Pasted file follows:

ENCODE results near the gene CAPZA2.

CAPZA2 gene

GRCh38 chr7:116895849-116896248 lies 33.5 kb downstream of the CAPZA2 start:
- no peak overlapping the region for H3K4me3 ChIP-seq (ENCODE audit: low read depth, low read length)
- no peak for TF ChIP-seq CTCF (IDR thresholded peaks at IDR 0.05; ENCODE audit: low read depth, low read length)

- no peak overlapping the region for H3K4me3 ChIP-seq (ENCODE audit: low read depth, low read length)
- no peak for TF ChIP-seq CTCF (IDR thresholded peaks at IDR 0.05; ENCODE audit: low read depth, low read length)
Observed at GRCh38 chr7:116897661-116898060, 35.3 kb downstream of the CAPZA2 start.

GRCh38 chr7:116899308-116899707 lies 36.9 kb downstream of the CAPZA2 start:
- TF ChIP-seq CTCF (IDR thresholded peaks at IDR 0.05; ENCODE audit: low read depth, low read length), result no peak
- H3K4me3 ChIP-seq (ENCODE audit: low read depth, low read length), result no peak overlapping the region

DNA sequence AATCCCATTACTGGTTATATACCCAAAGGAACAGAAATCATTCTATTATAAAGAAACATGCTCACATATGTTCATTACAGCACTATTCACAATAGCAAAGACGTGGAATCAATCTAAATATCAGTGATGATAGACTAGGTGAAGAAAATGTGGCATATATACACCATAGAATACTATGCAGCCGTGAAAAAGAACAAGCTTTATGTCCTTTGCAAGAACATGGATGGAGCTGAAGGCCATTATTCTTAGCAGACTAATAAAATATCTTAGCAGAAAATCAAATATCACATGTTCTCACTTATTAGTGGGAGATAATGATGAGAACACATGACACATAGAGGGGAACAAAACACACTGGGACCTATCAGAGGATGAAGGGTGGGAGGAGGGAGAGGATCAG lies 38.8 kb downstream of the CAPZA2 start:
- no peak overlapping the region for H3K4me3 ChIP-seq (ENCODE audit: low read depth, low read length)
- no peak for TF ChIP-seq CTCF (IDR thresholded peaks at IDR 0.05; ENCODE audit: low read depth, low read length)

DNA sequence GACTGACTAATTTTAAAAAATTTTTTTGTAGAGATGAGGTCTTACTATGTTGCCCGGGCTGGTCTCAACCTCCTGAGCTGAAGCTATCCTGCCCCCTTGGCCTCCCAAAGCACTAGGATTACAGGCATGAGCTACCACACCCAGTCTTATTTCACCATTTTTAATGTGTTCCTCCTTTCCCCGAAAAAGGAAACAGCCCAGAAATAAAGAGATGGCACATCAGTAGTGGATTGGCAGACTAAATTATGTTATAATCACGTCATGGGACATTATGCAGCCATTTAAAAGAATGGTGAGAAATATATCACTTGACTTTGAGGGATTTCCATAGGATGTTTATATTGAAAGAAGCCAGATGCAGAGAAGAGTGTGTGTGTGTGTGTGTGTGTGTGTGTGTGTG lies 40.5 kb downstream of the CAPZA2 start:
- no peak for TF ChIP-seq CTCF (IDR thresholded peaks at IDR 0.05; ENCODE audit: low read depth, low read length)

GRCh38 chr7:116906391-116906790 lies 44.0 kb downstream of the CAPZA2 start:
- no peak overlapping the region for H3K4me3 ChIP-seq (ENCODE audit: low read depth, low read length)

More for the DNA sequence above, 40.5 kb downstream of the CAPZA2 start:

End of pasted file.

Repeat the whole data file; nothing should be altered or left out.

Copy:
ENCODE results near the gene CAPZA2.

CAPZA2 gene

GRCh38 chr7:116895849-116896248 lies 33.5 kb downstream of the CAPZA2 start:
- no peak overlapping the region for H3K4me3 ChIP-seq (ENCODE audit: low read depth, low read length)
- no peak for TF ChIP-seq CTCF (IDR thresholded peaks at IDR 0.05; ENCODE audit: low read depth, low read length)

- no peak overlapping the region for H3K4me3 ChIP-seq (ENCODE audit: low read depth, low read length)
- no peak for TF ChIP-seq CTCF (IDR thresholded peaks at IDR 0.05; ENCODE audit: low read depth, low read length)
Observed at GRCh38 chr7:116897661-116898060, 35.3 kb downstream of the CAPZA2 start.

GRCh38 chr7:116899308-116899707 lies 36.9 kb downstream of the CAPZA2 start:
- TF ChIP-seq CTCF (IDR thresholded peaks at IDR 0.05; ENCODE audit: low read depth, low read length), result no peak
- H3K4me3 ChIP-seq (ENCODE audit: low read depth, low read length), result no peak overlapping the region

DNA sequence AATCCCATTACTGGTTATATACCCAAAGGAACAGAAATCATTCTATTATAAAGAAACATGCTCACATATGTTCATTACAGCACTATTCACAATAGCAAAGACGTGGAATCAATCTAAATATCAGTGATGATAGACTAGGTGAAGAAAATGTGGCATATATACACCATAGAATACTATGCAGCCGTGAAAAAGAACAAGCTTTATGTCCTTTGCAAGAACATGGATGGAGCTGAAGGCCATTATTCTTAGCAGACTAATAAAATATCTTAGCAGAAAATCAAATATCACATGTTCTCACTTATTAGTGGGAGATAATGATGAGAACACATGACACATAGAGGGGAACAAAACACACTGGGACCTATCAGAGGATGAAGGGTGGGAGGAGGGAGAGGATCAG lies 38.8 kb downstream of the CAPZA2 start:
- no peak overlapping the region for H3K4me3 ChIP-seq (ENCODE audit: low read depth, low read length)
- no peak for TF ChIP-seq CTCF (IDR thresholded peaks at IDR 0.05; ENCODE audit: low read depth, low read length)

DNA sequence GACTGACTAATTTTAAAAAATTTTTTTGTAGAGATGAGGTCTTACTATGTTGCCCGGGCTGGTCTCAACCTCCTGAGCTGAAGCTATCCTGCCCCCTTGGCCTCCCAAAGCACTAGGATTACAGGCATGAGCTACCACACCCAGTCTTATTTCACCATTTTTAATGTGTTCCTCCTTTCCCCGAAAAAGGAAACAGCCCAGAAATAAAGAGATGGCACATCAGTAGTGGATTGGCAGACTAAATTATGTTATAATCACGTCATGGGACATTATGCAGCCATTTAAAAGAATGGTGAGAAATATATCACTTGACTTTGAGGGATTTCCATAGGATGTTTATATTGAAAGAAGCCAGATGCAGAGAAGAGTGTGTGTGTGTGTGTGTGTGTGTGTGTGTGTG lies 40.5 kb downstream of the CAPZA2 start:
- no peak for TF ChIP-seq CTCF (IDR thresholded peaks at IDR 0.05; ENCODE audit: low read depth, low read length)

GRCh38 chr7:116906391-116906790 lies 44.0 kb downstream of the CAPZA2 start:
- no peak overlapping the region for H3K4me3 ChIP-seq (ENCODE audit: low read depth, low read length)

More for the DNA sequence above, 40.5 kb downstream of the CAPZA2 start: